May 13, 2022

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Employers increasingly are raising concerns about skills gaps — the mismatch between the skills they need in their workforce versus the skills job applicants possess. In Texas, there is a persistent and growing shortage of workers with digital and analytic skills. As a result, employers are having a hard time filling high-quality jobs in information technology, cybersecurity, and business (e.g., general managers, project managers, business analysts, etc.). Additionally, based on data from SeekUT — the University of Texas System’s cutting-edge employment and earnings outcome dashboard — we have identified troubling inequities in postsecondary value. In the UT System, we know that a graduate’s field of study has a significant impact on earnings and that median earnings are persistently lower for people of color at every level of degree attainment. While UT System graduates earn 92 percent more than high school-educated workers, a student’s major has the largest impact on post-graduation earnings, with differences of almost $45,000 per year.

In response to these challenges, UT System recently launched Texas Credentials for the Future, an initiative focused on expanding and creating short-term, industry-recognized credentials that are in high demand. In support of this effort and with funding support from Strada’s Beyond Completion Challenge, UT’s eight academic institutions will redesign undergraduate degree experiences that incorporate skills and knowledge desired by employers for high-demand, high-quality careers. Institutions will incorporate relevant, industry-recognized microcredentials and skills badges into the curriculum and cocurriculum to help produce well-rounded, job-ready graduates with the skills most needed by Texas employers. Students will earn a microcredential or skills badge while pursuing their degrees, resulting in graduates who are both broadly educated and specifically skilled, with the goal of improved job placement and earnings outcomes.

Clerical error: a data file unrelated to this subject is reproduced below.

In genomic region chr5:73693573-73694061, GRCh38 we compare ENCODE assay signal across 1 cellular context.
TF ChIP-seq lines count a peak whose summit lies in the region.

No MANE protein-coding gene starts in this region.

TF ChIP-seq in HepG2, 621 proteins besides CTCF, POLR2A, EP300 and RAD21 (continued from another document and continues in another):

UT institutions will work with leading employers to identify existing (i.e., “off the shelf”) and develop new microcredentials and skills badges that signify tangible skills and knowledge recognized and valued by employers. Faculty will determine the appropriate fit for a microcredential or skills badge within an academic program and align competencies with academic course and program learning outcomes. Faculty may incorporate microcredentials or skills badges as a course capstone, program capstone, after the completion of a series of courses, or as a cocurricular offering, among other approaches.

While attending to persistent skills gaps, this project also will address inequities in postsecondary value by focusing on majors that consistently produce graduates with lower-than-average salaries. Moreover, because a disproportionate percentage of UT undergraduate students of color enroll in majors associated with lower salaries, we also will address racial disparities in postsecondary value while helping to diversify the talent pipeline.